My jet-lag caused stomach upset!
I will continue to blog again. I am missing you all Rochesterians!

Saturday, October 9, 2010

Kotohuadan & Till we meet again!

It was a mixed feeling of joy and sadness on Sunday (10/3/2010), it was my farewell and thanksgiving mass at St. Cecilia Church. There were many parishioners who attended the Holy Mass.
Thank you for your kindness and generosity.
I am on my way home to Borneo!................................

Thursday, September 30, 2010

...Borneo my homeland!

Today was my last day of ministry at the Sister of Mercy of Americas. Being in the Mercy Mother house was a blessing and to have ministered the elderly individuals (Religious sisters, priests and laity) in residence at the Center was a great joy.

After the Holy Mass today the residents gave the blessing to me as a sign of sending off:

Father Peter,
your gifts have opened us
to the wonderful riches of a culture
far different from our own.
You have reached out with an open heart
to the gifts of our culture
and especially of our aging population.
We are grateful for your faith ministry to us.
You care and compassion are inspiring.

As you make your way back to Borneo,
we ask Our Lady of Peace to accompany you.
May God deepend your faith and your prayer
so that wherever you go
and whatever you do,
you will continue to be guided by the Holy Spirit.
May the blessing of God be upon you
as you minister in your new parish
and among the people of Borneo.
May you enrich their lives
as you have enriched ours.

Father Peter,
Our Prayer for you is the song that you have taught us:

May the blessing of the Lord be upon you
we bless you in the name of the Lord (2x)

May the Love of the Lord be upon you
we bless you in the name of the Lord (2x)

May the Hope of the Lord be upon you
we bless you in the name of the Lord(2x)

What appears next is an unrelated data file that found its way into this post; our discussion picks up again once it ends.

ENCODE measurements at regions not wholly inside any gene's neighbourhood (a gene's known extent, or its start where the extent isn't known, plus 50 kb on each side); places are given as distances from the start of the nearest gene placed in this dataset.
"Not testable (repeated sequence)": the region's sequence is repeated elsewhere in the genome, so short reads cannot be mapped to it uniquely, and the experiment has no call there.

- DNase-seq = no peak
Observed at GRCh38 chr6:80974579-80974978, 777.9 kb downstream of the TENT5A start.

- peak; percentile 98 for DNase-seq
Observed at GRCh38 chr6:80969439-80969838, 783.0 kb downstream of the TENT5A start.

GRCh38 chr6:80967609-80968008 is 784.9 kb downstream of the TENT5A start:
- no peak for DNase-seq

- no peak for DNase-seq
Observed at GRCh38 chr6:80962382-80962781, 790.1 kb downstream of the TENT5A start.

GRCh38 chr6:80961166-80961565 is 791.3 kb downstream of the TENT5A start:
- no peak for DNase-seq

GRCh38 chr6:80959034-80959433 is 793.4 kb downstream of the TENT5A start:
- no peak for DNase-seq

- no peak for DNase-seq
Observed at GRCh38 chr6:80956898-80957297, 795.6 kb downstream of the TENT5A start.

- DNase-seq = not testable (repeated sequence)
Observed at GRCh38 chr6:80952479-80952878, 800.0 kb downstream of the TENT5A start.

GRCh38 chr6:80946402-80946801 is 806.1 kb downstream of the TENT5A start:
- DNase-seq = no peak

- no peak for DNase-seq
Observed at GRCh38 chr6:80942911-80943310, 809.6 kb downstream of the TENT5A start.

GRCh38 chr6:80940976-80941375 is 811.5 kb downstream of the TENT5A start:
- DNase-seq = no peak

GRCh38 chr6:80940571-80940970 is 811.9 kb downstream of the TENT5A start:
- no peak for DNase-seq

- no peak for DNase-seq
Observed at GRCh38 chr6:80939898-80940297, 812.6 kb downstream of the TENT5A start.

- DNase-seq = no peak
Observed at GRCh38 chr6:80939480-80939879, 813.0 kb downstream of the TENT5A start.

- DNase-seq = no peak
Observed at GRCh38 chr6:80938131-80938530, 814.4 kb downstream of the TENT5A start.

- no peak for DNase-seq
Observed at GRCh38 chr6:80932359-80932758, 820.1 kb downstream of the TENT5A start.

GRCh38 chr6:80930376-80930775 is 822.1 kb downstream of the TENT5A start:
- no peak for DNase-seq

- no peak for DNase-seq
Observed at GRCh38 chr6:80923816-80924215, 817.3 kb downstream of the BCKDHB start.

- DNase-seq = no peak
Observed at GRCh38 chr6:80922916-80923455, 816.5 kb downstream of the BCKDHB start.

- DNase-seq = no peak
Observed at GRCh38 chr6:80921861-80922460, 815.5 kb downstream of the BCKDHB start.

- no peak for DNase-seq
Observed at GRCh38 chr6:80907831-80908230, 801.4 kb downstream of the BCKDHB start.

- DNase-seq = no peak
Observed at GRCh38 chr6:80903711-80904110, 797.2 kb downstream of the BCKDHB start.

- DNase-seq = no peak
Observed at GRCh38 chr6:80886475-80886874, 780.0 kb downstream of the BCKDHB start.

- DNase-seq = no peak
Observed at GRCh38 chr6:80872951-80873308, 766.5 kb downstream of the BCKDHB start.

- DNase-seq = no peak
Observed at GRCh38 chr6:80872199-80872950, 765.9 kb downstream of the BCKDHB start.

Friday, September 24, 2010

...aging gracefully...99th

Yesterday was Helen 99th Birthday! What a joy for her and her family. God bless you Helen.

Tuesday, September 21, 2010

Happy 92 Birthday to you

Sister Virginia Wilson, RSM celebrated her! What a gift of life. God bless you sister and many more years!

Wednesday, September 15, 2010

...a long process to see the fruit!

Successfully produced two DVD!

...shamrock was singing...

Sister De Paul told me today that her bird Shamrock was happily singing yesterday evening.
Sister has shamrock as her beloved pet for almost five years.

Big smile for her birthday!

Today is Sister Dorothy Schlueter's 92 birthday. God bless you sister!

A sister with many talents! Happy Birthday

Yesterday was Sister M. Poole's 78th Birthday.
Many more blessings to you, Sister.

Wednesday, September 8, 2010

Blessed Feast Day Sister Ruth

Today is Sister Ruth's Feast day. "It is the Nativity of our Blessed Mary."
We sang "May the Blessing of the Lord" to her as a blessing on this wonderful occasion.

Tuesday, September 7, 2010

...another description and interpretation?

Another chance to describe and to interpret this painting?


Seeing this painting what is your description and interpretation of it?

...tranquility of the inner-self produces the peacefulness sound...

Sisters of Mercy Motherhouse residents prove they don't miss a beat

By Amy Kotlarz/Catholic Courier

BRIGHTON -- The monthly drum circle at the Sisters of Mercy Motherhouse starts early, allowing the sound of drums to reverberate to the floors above and below.

"Why don’t we just play and wake up the others?" Father Peter Abas, motherhouse chaplain and sacramental minister at Henrietta's Guardian Angels Parish, jokingly suggested to those gathered for the November session.

Father Abas, who began leading the motherhouse’s drum circle several months ago, headed around the room passing out drums, maracas and other percussion instruments big and small to the group of elderly sisters, priests and laypeople.

Once all had instruments, Father Abas suggested they warm up, and he clapped out a beat with his hands. On his cue, participants joined in with taps, booms, bangs and clangs. Father Abas then added a more complex rhythm, and Sister Margaret Caufield, a retired music teacher, created a melody from her perch at the piano.

The din came to a prompt close when Father Abas counted "4-3-2-1," and then the jokes started.

"We can make a lot of money if we go for a concert," the priest quipped.